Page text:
MODERN SOCIETY; OF, THE MARCH OF INTELLECT THE CONCLUSION OF MODERN ACCOMPLISHMENTS

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Page 294 - The reverend champion stood. At his control Despair and Anguish fled the struggling soul ; Comfort came down the trembling wretch to raise, And his last faltering accents whispered praise. At church, with meek and unaffected grace, His looks adorned the venerable place ; Truth from his lips prevailed with double sway, And fools who came to scoff remained to pray.
Page 28 - OH for a lodge in some vast wilderness, Some boundless contiguity of shade, Where rumour of oppression and deceit, Of unsuccessful or successful war, Might never reach me more.
Page 164 - Swift, that angling is always to be considered as "a stick and a string, with a fly at one end and a fool at the other.
Page 89 - For what glory is it, if, when ye be buffeted for your faults, ye shall take it patiently ? but if, when ye do well, and suffer for it, ye take it patiently, this is acceptable with God.
Page 95 - Fame, wealth, honor, and all that a wakensthe selfish ambition of worldly men, seemed like dust in the balance, compared with the one engrossing object of his own pursuit, while, " forgetting the things that are behind, and reaching forward to those that are before, he pressed forward to obtain the prize of his high calling.
Page 344 - With passions unruffled, untainted with pride, By reason my life let me square : The wants of my nature are cheaply supplied ; And the rest are but folly and care. How vainly through infinite trouble and strife, The many their labours employ ! Since all that is truly delightful in life, ... Is what all, if they please, may enjoy.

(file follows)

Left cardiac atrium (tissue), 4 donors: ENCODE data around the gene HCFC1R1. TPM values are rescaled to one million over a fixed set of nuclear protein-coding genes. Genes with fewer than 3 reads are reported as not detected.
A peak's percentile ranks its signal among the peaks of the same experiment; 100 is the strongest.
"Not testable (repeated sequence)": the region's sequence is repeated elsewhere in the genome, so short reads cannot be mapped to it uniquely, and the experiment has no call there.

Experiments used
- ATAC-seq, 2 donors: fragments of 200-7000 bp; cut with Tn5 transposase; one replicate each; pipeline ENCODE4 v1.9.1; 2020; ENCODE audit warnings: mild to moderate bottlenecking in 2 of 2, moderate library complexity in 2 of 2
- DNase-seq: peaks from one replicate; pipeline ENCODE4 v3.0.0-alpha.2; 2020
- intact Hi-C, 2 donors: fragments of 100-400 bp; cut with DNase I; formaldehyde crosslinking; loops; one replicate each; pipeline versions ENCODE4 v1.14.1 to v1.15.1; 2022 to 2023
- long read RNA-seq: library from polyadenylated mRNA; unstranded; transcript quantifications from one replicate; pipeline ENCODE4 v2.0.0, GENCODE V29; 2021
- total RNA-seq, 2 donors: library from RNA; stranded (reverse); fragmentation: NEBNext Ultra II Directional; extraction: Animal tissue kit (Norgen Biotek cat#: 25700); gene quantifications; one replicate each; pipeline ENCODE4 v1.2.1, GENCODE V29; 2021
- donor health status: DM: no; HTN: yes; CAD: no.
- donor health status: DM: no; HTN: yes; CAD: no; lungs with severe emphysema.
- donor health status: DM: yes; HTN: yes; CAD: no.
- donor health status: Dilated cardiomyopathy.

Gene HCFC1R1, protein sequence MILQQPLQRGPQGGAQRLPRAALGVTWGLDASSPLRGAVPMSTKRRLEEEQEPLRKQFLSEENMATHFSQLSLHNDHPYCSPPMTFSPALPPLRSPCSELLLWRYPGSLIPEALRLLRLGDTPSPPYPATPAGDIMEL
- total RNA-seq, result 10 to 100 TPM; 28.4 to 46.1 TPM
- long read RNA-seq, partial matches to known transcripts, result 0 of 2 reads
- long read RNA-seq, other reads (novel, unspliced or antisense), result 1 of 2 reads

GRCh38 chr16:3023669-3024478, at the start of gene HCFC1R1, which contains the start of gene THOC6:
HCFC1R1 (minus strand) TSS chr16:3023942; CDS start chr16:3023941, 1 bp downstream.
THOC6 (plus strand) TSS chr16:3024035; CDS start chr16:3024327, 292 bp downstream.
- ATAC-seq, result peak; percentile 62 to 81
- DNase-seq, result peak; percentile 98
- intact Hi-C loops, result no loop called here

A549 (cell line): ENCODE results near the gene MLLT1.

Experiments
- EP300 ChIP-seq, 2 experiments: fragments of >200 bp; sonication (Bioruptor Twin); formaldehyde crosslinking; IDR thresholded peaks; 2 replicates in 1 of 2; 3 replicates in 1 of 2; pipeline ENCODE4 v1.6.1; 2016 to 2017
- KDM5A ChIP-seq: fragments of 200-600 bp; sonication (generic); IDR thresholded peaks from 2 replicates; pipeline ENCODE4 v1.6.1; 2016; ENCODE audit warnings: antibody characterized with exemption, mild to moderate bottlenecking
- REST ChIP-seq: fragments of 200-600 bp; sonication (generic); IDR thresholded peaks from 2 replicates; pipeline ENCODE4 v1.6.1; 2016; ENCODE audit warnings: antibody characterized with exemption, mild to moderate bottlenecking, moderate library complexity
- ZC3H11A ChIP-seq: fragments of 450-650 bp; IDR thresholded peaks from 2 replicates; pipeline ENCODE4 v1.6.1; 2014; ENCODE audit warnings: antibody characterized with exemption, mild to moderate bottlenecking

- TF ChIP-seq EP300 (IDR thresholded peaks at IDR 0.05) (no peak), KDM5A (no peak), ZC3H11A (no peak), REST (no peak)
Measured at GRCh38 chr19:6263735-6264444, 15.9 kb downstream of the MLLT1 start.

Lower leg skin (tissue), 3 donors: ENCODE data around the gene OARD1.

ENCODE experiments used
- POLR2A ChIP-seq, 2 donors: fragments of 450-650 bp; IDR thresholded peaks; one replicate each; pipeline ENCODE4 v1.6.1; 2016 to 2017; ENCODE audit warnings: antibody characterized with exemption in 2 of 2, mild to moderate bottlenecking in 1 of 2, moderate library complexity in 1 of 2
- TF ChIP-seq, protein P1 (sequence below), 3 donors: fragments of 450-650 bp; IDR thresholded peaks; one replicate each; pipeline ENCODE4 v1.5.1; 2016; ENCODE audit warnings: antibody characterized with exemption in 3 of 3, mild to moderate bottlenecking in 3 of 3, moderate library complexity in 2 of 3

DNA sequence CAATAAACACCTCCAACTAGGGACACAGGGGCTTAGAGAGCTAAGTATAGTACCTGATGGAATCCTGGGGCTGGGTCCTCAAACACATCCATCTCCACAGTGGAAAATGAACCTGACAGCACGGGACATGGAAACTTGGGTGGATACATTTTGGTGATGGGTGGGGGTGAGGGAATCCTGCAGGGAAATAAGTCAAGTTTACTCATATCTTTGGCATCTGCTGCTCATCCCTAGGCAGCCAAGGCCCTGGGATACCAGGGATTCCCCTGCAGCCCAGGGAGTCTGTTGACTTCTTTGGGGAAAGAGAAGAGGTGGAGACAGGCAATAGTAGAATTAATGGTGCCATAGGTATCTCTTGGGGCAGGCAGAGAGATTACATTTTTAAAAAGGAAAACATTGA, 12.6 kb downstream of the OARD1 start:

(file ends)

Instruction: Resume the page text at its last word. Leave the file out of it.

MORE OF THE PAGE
Page 337 - THERE is not in the wide world a valley so sweet, As that vale in whose bosom the bright waters meet ; Oh ! the last rays of feeling and life must depart, Ere the bloom of that valley shall fade from my heart.
Page 269 - Here lies honest Richard, whose fate I must sigh at, Alas, that such frolic should now be so quiet ! What spirits were his, what wit and what whim, Now breaking a jest, and now breaking a limb ! Now wrangling and grumbling to keep up the ball, Now...
Page 50 - Eleanor's conduct towards herself with partiality and complaisance ; to bear all things, to believe all things, to hope all things, and, far from bringing on estrangement by that captiousness in anticipating affronts which is too common on the part of old friends towards those who are suddenly elevated, she resolved, in all the firmness of Christian principle, not even to...
Page 273 - I have not gone near a cottage for seven years, except to light my cigar. Miss Fitz-Patrick ! but there was a curious incident that occurred to me in the village of Nettleton, which may enliven us while we stand here— —" " Stop, Sir Colin ! we must investigate Matilda's story before you gain a hearing. One at a time, gentlemen, if you please, as the countryman said to a quack doctor, when he and his donkey both brayed at once.

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